Biological Clock Depends On Color Of The Light, Not Brightness Of The Hour






Excerpt from hngn.com
Rebekah Marcarelli


The color of light could have a significant impact on the way the brain's clock measures the time of day.



The color of light could have a significant impact on the way the brain's clock measures the time of day.


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The study is the first to provide a neuronal mechanism for how the internal clock measures the changes in light color present at dawn and dusk, PLOS reported. To make their findings a team of scientists looked at light color present at different times of day to determine if it could be used to tell the time. The findings showed that at twilight, the light is much bluer than it is during the rest of the day.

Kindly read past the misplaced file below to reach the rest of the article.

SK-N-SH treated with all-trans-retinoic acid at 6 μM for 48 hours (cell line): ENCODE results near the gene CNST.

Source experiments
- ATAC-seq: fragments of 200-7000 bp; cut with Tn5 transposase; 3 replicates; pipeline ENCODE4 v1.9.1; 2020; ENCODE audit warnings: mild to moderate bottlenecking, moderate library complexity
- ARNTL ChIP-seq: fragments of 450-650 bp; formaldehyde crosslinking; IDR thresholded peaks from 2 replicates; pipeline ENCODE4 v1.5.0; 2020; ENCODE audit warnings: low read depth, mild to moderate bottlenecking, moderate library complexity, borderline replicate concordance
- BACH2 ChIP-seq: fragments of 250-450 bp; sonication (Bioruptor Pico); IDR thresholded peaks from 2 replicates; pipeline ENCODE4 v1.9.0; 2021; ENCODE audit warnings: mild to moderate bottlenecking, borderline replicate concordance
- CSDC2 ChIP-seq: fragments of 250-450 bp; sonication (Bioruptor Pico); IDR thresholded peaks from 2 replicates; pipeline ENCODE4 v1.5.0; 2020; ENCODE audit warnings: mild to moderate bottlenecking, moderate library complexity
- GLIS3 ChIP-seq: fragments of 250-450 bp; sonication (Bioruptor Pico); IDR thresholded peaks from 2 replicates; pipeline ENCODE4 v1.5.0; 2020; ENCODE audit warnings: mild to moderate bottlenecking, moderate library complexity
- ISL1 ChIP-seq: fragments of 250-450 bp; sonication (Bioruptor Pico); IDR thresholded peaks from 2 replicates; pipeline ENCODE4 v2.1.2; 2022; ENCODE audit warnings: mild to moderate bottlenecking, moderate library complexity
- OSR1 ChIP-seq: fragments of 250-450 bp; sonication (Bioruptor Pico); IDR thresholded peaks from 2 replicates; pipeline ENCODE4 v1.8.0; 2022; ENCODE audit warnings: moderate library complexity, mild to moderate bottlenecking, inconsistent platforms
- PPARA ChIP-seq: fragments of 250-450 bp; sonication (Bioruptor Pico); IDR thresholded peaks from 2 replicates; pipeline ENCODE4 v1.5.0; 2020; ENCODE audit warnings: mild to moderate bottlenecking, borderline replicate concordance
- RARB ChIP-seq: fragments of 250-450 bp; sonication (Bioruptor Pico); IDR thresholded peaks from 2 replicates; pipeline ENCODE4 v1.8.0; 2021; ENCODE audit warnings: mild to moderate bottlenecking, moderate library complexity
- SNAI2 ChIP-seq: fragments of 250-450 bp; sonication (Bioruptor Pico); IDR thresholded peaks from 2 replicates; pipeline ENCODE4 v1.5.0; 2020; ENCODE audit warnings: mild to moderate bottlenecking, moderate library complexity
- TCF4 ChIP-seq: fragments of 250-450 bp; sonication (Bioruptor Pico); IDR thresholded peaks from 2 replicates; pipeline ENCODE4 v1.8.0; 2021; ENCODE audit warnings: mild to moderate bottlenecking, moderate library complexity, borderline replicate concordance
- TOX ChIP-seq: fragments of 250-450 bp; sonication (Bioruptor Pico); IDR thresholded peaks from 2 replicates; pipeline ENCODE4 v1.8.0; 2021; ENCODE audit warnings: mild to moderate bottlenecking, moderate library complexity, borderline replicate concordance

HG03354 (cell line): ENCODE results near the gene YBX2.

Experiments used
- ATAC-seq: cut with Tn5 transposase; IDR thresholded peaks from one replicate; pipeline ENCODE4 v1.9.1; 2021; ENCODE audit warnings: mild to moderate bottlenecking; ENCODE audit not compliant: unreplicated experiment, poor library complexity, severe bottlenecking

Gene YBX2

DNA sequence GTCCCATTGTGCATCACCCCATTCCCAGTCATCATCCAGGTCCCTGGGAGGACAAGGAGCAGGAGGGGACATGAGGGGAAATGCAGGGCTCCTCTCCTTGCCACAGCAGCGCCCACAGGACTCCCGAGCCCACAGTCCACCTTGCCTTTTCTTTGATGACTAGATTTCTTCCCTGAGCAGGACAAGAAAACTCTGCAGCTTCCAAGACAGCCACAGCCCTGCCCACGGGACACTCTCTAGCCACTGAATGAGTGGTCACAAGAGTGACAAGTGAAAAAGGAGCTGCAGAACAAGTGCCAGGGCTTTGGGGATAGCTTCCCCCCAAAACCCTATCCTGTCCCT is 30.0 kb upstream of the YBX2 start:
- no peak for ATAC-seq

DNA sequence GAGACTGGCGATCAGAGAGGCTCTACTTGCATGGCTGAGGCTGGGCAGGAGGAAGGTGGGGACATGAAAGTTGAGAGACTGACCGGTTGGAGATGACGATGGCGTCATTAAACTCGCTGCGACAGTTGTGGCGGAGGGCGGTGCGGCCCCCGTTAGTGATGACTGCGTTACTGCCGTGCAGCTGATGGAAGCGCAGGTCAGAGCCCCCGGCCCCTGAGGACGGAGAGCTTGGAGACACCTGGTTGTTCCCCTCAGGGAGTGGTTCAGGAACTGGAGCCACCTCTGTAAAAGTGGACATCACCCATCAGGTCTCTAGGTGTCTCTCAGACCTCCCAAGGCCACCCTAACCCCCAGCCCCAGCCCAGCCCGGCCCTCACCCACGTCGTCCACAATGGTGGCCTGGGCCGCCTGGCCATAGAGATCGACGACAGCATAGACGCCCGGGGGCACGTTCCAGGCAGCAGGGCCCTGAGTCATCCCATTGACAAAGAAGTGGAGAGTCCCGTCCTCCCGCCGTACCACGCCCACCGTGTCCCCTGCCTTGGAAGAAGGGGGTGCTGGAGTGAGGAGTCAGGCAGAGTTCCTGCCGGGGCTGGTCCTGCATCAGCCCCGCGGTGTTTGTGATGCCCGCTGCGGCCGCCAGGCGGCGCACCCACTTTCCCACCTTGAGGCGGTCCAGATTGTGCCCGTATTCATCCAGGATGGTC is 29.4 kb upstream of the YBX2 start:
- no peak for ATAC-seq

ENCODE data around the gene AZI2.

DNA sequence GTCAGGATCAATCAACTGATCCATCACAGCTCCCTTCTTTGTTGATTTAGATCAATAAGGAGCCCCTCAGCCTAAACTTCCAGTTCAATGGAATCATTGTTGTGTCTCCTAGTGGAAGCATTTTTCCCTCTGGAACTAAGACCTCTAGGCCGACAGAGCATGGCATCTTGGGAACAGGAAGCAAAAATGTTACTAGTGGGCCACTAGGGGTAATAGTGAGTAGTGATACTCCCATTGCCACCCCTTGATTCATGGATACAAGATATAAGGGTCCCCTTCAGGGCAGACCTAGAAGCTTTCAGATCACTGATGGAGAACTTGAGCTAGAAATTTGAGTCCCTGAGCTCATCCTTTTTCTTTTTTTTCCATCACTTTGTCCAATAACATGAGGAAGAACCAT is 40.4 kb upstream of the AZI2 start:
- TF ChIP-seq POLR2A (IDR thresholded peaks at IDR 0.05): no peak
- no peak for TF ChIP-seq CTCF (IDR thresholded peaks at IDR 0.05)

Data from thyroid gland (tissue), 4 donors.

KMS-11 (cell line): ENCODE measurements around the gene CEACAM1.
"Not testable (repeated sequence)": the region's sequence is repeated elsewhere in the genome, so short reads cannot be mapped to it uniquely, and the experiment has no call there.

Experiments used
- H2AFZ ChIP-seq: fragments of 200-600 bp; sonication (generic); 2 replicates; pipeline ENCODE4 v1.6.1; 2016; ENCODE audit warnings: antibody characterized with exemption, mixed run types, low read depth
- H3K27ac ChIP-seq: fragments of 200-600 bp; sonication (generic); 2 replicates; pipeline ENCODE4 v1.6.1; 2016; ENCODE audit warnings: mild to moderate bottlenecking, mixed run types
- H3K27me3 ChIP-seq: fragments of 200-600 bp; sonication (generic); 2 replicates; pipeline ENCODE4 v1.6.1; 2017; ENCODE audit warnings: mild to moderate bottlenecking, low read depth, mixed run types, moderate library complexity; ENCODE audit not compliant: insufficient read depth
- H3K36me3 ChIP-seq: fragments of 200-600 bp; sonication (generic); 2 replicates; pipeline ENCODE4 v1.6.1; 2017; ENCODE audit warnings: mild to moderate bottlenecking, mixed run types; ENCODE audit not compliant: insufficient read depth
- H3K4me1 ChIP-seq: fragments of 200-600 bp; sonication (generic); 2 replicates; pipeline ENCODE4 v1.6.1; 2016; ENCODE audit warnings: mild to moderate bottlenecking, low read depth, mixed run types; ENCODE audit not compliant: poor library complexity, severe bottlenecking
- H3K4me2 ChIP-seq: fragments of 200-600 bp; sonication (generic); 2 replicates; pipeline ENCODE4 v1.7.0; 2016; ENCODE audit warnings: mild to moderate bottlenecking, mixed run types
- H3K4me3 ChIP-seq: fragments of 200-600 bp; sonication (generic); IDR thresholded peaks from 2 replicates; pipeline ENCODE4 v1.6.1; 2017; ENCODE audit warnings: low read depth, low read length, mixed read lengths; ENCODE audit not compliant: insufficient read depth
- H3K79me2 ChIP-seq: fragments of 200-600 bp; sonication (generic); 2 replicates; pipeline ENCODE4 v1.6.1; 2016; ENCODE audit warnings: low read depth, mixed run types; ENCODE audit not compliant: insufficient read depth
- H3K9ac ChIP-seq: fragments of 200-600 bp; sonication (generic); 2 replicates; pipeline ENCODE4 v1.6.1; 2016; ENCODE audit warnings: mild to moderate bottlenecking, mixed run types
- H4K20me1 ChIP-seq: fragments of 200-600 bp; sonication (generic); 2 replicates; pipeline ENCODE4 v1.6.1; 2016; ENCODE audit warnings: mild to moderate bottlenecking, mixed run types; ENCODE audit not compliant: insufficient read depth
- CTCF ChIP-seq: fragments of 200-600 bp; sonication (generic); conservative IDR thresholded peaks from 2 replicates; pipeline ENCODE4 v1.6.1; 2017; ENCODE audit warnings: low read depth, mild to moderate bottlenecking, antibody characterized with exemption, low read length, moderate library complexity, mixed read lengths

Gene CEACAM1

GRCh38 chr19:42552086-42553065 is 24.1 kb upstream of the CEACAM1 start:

"This is the first time that we've been able to test the theory that [color] affects our body clock in any mammal. It has always been very hard to separate the change in [color] to the change in brightness but using new experimental tools and a psychophysics approach we were successful," said study leader Timothy Brown from the Faculty of Life Sciences.  

The findings were published in a recent edition of the journal PLOS Biology.